The waste management sector also generates a significant amount of heat. Added together, for example, the waste incineration plants in Germany generate around 14 TWh per year. All in all, the WIPs are the biggest producers of electricity and thermal energy in the waste management sector. The following provides a few examples: approx. 3,500 wind turbines would be needed to substitute the amount of electricity generated by WIPs (ca. 7 TWh per year) with wind power. Were it to be substituted with solar energy, then approx. 74 km² of solar panels (9,250 football pitches) would have to be set up. The annual volume of heat produced by WIPs, namely around 14 TWh, could be used to heat approx. 85 million square metres of living space, i.e. the heating requirements of more than 2.1 million people.5
As far as materials recycling is concerned, it is also true to say that the use of secondary materials generally consumes less energy than using primary sources.
Waste management companies are looking at other ways to contribute towards the energy switch by increasing the amount of renewable energy they generate.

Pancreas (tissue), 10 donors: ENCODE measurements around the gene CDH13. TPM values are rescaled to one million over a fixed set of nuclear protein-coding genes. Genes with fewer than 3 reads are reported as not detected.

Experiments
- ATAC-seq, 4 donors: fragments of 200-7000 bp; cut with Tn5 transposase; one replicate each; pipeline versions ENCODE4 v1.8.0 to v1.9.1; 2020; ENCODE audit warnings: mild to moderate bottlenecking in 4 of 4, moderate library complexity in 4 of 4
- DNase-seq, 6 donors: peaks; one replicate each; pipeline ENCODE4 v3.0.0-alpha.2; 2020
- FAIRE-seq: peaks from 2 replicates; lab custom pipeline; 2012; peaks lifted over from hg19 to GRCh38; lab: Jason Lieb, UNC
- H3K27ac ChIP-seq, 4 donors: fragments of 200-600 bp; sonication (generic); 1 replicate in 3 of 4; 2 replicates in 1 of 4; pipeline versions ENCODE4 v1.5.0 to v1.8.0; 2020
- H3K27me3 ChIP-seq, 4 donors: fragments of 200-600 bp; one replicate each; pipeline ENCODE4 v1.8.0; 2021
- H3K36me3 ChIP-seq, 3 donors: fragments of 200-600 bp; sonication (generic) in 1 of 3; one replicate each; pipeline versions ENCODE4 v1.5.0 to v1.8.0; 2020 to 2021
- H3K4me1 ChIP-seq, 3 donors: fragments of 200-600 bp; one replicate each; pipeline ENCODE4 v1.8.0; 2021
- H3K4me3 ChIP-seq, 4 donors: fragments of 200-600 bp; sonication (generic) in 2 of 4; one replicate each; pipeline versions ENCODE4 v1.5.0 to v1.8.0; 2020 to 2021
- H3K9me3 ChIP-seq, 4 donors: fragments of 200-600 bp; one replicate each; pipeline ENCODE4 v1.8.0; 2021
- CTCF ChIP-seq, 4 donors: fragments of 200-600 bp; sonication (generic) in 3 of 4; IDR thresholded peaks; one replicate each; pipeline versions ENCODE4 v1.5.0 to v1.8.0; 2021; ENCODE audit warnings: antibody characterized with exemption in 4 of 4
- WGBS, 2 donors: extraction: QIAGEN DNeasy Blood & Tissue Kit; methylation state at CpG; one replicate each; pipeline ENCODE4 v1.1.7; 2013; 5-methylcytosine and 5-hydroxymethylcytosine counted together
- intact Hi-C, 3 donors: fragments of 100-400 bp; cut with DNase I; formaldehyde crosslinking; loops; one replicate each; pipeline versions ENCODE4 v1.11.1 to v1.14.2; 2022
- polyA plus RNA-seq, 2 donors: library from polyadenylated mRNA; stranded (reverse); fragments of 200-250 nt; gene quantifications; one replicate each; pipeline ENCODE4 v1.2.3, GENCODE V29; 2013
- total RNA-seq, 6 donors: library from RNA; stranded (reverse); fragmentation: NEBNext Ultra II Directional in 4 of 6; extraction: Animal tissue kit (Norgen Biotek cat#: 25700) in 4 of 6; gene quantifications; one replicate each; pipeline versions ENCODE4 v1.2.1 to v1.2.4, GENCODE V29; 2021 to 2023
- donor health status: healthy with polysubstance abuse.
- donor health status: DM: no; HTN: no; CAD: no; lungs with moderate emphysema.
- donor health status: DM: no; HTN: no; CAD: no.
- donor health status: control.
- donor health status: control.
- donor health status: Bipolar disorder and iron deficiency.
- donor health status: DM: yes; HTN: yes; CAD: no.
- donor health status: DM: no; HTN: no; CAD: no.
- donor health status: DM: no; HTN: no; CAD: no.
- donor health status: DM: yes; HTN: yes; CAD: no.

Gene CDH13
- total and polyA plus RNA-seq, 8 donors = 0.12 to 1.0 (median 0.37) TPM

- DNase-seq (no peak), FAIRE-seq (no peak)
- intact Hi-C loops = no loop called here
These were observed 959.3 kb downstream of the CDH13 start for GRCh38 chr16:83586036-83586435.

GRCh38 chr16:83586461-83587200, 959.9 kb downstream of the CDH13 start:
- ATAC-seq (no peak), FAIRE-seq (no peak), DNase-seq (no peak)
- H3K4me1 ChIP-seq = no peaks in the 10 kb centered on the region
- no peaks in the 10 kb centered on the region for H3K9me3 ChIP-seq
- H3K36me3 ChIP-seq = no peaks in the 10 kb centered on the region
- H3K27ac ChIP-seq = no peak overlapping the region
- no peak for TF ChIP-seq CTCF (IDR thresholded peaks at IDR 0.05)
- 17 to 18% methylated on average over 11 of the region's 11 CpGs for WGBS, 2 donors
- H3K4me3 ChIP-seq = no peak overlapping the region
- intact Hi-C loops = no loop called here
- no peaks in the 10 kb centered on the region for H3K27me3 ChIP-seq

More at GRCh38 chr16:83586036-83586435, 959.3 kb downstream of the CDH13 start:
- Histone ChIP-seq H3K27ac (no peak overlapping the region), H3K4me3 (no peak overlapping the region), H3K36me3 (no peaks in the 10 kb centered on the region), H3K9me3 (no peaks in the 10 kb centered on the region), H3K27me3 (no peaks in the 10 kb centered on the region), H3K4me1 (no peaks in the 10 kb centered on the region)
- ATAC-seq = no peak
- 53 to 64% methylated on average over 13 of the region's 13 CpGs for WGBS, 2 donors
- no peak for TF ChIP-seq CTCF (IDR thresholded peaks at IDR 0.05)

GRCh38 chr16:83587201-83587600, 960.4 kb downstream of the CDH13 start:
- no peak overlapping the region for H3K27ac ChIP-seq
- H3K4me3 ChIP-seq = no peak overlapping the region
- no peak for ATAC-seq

Besides the above-mentioned “conventional” methods of producing energy, waste management companies are also looking at other ways to contribute towards the energy switch and prevent climate change by increasing the amount of electricity they generate. Two such examples are solar and wind power. Closed landfill sites are not only a fitting location for solar farms, they are also particularly suitable for wind farms. One advantage of landfills is that they are, for the most part, situated far away from residential and other built-up areas which means there is less likely to be problems with local residents regarding noise pollution and shadow flicker. Moreover, landfills that have been closed down generally have areas of higher ground which is ideal for wind turbines as they are then more exposed to the wind.